Second, the ethnic Burman-led army of Myanmar has been the enduring tool of repression for decades, stealing ethnic ancestral lands rich in natural resources. This practice is still going on, as up to 120 government army battalions attack Kachin villages in northern Myanmar at a horrific human toll. In spite of this, the US government has apparently been dealing with Myanmar defense officials discussing the prospect of future military-to-military relations.
Long-standing crimes against humanity and current attacks by the Myanmar government's army are disturbing facts that remain unaddressed by Western governments keen to engage Thein Sein's supposed new democratic order. The fact that the Kachin were the most devoted ally to America during World War II makes this silence all the more dishonorable. The fact that Thein Sein is seemingly unable to control his generals in the field should be of great concern to US and European governments.
Third, the Burmans have used ceasefires with ethnic groups as a badge of honor and indication of their supposedly progressive intentions. The international community logically equates ceasefires with good news. The reality is that while appearing positive, ceasefires are often used to (1) divide ethnic unity one ethnic group at a time, (2) enable the Burman-led army to strengthen all its forward bases and outposts on stolen ethnic lands, (3) allow the army to concentrate forces to attack remaining ethnic resistance forces and villagers and (4) enable the Burmans to use ceasefires to threaten ethnics they will be perceived as impediments to internationally backed peace processes.
The Burmans have avoided dealing with the major pan-ethnic political-military alliance, the United Nationalities Federal Council, as they prefer to cut deals with ethnic groups on an individual basis to prevent ethnic unity and power in negotiations. This divisive process is now ongoing with ethnic Karens, a tactic that has caused a deep rift among Karen leaders while Burman-led armed forces reinforce their forward basing in Karen State. All this has been deftly masked from international sight.
Fourth, the West has become fixated on and somewhat entangled in the human-rights and political complexities of Myanmar. In this context, Thein Sein has convinced the US and Europe that reform is complex and will take time and that by lifting their economic and financial sanctions they can help to accelerate the process. His big hand-wave gestures of releasing political prisoners have resonated well with the West, and Suu Kyi now effectively functions as a poster child for Burman-led democracy. Yet neither politician has taken a clear and consistent stand on how to empower oppressed ethnics.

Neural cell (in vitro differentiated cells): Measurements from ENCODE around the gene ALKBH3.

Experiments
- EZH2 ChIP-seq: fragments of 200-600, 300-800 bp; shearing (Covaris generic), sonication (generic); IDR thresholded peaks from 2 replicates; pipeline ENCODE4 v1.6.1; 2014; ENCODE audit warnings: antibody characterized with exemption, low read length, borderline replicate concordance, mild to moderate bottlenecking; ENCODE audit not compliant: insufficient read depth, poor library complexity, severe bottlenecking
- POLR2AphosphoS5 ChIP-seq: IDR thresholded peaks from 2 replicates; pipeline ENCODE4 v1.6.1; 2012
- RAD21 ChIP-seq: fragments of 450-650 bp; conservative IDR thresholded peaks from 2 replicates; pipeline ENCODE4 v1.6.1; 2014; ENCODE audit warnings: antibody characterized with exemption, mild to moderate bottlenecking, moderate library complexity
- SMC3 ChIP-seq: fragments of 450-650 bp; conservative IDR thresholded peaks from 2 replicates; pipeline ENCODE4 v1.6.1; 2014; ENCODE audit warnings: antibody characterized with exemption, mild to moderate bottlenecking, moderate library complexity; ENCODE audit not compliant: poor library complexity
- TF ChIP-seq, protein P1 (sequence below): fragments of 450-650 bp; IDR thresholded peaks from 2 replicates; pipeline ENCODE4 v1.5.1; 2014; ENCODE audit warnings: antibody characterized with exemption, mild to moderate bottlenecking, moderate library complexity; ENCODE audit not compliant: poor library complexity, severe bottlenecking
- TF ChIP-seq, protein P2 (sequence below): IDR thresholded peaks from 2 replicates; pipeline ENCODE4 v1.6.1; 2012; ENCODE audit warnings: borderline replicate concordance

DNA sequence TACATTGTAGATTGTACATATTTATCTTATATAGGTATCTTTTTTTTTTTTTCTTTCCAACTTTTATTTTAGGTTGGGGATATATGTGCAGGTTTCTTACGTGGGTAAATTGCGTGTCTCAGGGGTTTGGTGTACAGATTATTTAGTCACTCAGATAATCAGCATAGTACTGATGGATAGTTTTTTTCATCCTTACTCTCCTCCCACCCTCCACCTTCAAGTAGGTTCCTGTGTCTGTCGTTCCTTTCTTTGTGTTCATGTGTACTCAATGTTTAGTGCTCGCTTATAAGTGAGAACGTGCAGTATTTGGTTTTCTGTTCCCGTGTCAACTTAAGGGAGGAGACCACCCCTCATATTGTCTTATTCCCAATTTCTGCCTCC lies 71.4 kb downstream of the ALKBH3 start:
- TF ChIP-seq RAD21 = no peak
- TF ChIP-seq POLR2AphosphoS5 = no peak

This all masks arguably the most important issue in Myanmar today: equitable land reform. Ethnic lands stolen by Burmans are now the basis of Myanmar's economy. Not addressing this issue, while incrementally lifting sanctions and granting legitimacy to the ethnic Burman-dominated government, will provide power and momentum to Burman reformists and old guard oppressors alike. This is double jeopardy for ethnic peoples, who remain ever on the outside of the equality equation in Myanmar.
The unfortunate reality in Myanmar today, as in the past, is that ethnic peoples as a political, economic and military power force are still a source of fear to Burman elites, whether they are reform-minded or staunchly old guard. It is now regarded as bad form to mention this fact in the face of the honorable reform efforts of Thein Sein and his quasi-civilian, Suu Kyi-endorsed regime.
Yet this uncomfortable fact remains and must be addressed if there is ever to be lasting peace and stability in Myanmar. As the US continues to experience in Southwest Asia, the game to be understood, played and sustained is one of fostering a dynamic balance among all stakeholders in any given society.
We now live in a time in which the nation state cannot afford to create losers, as so-called "little-men losers" across Northern Africa and the Middle East have toppled governments in rapid succession.
This is no less the case in Myanmar, where ethnic groups have unambiguous permanence, posture and power. Washington would be well advised to take a more balanced approach to engagement and development in Myanmar and one more inclusive of ethnics, or risk a repeat of the interventions in Vietnam, Iraq and Afghanistan.